"Charming . . . . Mr. Grenier, a well-known novelist and essayist in France, recounts many stories about the significance of dogs to men and women, and offers some interesting ruminations on the nature of dogs themselves. The 43 frugal essays that make up this volume . . . are literate, light, and lighthearted. They make up a kind of anthology of literary musings about dogs based on Mr. Grenier's extensive readings in everything from Faulkner to the Japanese novelist Junichiro Tanizaki."Richard Bernstein, New York Times
"[A] very superior commonplace book of canine characteristics, the mixture of Grenier's own anecdotes with quotations from other intellectuals making it far from the average gift-shop itemas if Roland Barthes had opted for domestic animals rather than for fashion or photography."John Stokes,Times Literary Supplement
"In this collection of several dozen delightful and poignant anecdotal pieces, [Grenier] ranges over our 12,000-year relationship with dogs, from those who appeared in Greek and Roman mythologylike the three-headed Cerberus, who guarded the gates of Hellto the dogs that appear in our dreams. . . . With whimsical humor and mordant wit, he applies a broad and deep knowledge of literary dog lovers from Homer to Flaubert and Faulkner, elaborating not only on their insights into dog-love and hate but also on what these writers' revelations tell us about ourselves. . . . [A]n appealing gift item, this slim volume will make lovers both of literature and canines sit up and take notice."Publishers Weekly
Use the website Paris en photos to take a virtual stroll down the rue du Bac.
|An excerpt from|
The Difficulty of Being a Dog
The Walk down the Rue du Bac
For years I used to walk Ulysses in our neighborhood, so we ended up knowing a lot of people. Dogs are like Emmanuel Kant, who always wanted to take the same walk. The less it changes, the happier they are. Leaving the house, we would turn left. Unless, inadvertently, I uttered the word "Tuileries," in which case there was nothing to be done; Ulysses would turn right and I had to follow him. We would march across the rue de Varenne under the surveillance of the policemen who guard the intersection in front of the Matignon, the official residence of the prime minister. These security police, many of them from rural areas, would compliment the Saint-Germain pointer on his beauty or ask me about his hunting skills. Depending on the day, I would lie or tell the truth, the truth being that he didn't hunt.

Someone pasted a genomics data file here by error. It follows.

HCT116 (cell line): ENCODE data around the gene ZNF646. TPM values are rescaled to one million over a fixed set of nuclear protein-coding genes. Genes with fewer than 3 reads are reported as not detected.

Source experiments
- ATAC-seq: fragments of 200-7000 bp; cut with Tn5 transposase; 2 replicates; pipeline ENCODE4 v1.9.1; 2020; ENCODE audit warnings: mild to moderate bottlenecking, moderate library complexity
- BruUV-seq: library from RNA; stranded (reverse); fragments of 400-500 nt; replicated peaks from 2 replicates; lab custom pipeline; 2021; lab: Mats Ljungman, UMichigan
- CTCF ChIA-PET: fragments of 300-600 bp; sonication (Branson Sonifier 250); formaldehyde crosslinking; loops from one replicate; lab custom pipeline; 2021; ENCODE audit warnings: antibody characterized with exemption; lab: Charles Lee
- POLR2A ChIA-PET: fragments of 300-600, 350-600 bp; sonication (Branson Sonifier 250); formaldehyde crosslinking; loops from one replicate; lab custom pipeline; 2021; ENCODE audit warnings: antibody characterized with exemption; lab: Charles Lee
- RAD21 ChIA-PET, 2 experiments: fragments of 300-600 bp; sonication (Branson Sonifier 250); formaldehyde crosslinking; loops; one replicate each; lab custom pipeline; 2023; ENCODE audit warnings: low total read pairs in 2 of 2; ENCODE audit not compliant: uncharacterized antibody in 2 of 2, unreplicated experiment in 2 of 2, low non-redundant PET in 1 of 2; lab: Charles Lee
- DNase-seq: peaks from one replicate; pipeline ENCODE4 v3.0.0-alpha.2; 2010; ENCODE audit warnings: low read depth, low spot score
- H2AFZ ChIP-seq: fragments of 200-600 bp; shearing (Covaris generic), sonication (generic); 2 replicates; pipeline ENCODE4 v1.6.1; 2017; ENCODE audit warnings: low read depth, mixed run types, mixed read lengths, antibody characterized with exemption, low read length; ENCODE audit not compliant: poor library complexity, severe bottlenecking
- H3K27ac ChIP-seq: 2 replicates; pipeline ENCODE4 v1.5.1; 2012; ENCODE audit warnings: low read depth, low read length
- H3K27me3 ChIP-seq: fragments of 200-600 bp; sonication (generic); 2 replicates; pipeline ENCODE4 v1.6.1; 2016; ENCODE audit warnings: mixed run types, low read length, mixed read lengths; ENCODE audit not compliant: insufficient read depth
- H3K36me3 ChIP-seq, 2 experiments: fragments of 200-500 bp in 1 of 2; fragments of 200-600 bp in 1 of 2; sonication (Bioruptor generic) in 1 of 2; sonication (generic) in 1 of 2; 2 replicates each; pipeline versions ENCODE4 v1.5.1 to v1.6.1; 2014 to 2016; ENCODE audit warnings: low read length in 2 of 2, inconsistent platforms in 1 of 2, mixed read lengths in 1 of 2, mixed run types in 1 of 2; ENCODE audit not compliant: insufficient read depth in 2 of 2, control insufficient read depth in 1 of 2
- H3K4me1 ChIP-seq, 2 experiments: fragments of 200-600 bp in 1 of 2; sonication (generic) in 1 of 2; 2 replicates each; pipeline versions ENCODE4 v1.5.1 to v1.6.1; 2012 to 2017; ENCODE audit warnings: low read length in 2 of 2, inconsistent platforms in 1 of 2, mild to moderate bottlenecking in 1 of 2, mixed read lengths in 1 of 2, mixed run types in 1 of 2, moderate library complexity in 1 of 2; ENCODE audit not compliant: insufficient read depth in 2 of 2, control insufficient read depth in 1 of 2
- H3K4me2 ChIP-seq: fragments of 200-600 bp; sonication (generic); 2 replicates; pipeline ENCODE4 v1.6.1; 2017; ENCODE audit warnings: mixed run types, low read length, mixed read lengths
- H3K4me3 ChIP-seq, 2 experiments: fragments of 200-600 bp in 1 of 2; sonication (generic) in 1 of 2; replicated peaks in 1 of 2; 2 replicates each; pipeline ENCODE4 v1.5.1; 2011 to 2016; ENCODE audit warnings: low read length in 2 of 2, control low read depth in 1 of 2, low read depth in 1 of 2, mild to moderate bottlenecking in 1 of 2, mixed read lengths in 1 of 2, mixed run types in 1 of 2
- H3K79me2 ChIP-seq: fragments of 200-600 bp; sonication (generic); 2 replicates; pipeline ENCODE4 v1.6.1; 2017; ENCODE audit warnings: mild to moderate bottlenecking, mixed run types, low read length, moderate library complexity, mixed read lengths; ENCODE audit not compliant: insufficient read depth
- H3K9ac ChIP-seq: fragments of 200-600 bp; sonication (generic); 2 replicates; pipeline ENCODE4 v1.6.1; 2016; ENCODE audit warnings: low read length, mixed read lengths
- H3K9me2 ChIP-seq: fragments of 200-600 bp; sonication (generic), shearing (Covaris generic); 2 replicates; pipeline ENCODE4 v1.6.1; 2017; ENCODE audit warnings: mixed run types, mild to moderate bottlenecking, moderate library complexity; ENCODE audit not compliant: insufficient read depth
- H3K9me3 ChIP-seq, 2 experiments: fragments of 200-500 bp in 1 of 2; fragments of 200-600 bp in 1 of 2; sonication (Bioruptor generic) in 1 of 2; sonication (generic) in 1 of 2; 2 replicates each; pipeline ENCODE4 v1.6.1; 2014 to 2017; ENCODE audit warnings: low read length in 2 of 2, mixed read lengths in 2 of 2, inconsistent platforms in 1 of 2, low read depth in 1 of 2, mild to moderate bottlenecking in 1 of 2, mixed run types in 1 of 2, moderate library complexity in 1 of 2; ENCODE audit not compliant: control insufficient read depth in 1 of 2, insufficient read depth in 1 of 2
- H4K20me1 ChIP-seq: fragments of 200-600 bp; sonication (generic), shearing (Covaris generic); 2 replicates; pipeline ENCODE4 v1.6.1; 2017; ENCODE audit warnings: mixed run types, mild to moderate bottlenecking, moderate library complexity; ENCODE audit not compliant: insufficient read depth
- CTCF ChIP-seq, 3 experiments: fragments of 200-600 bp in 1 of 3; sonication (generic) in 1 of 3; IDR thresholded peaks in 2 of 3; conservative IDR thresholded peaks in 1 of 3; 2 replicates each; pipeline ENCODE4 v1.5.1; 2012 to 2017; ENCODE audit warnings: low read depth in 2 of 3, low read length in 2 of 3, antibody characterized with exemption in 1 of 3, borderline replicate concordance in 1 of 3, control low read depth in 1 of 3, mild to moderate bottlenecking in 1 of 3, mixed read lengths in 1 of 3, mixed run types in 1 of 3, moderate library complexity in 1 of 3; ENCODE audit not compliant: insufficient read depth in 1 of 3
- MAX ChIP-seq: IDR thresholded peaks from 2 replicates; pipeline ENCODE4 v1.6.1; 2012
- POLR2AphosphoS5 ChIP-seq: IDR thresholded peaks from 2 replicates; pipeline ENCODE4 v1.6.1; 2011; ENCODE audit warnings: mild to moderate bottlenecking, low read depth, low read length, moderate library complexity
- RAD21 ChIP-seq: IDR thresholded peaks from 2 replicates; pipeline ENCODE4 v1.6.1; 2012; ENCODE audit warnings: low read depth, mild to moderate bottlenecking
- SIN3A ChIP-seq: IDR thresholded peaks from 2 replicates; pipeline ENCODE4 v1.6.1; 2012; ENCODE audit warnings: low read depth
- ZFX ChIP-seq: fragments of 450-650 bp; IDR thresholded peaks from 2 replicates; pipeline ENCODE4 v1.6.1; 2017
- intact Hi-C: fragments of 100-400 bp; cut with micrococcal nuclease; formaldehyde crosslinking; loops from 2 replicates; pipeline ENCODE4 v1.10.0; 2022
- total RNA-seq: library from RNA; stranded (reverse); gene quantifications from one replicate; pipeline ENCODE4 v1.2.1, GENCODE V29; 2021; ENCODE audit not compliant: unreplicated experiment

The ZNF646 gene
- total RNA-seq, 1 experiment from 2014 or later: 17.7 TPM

A little farther on, Dora, the big black dog that guarded the Catholic Rescue Mission, would have smelled our arrival. She would start to cry with emotion, with desire. She would thrust her muzzle through the bars of the gate to kiss her beloved. Dora, the black sinner in a pious community of bishops, priests, saintly women.
The next house belonged to the writer Romain Gary. On our first outing at 7:30 in the morning, we would often meet him strolling down the street, going to buy the newspaper or to have a cup of coffee across the way. Gary said that the rue du Bac was his country. Tartar, Jew, Russian, Pole: he was a mix of so many things that he had no desire to be a citizen of the world, a European, or even a Frenchman. What he required was membership in a tiny province or someplace even smaller. Hence the rue du Bac. "Come here, you jerk," he would say to Ulysses, who would advance immediately, stretch his hind legs, and rub up against him.
One day in September 1980, we met Gary near the front of his building. As usual he said, "Come here, you jerk!" We approached. I said to Romain: "I'm afraid this is the last time you'll see Ulysses. He's going to be put to sleep."
Romain let out a violent sob and hid in his entryway.
Ulysses died September 23; Gary died December 2.
In one year, Gary's former wife (the actress Jean Seberg), Gary himself, and Ulysses all died, and the street was empty. I might as well speak of all three in the same breath, since we loved one another.
We would pass the Clermont-Tonnerre mansion, where Chateaubriand spent the last ten years of his life. From there, we'd follow the same short path the writer used to take to Madame Récamier's house at the Abbaye-aux-Bois, a stone's throw from Sèvres-Babylone. But in the end, he was paralyzed and she was blind.
The concierge of one of the most aristocratic abodes on our street always had small dogs, which gave us a chance to stop for a moment and exchange dog talk. On one encounter she announced the death of a little fox terrier, more than fourteen years old, and added, "Since Easter is coming and we're going home to the country, my daughter has put her in the fridge."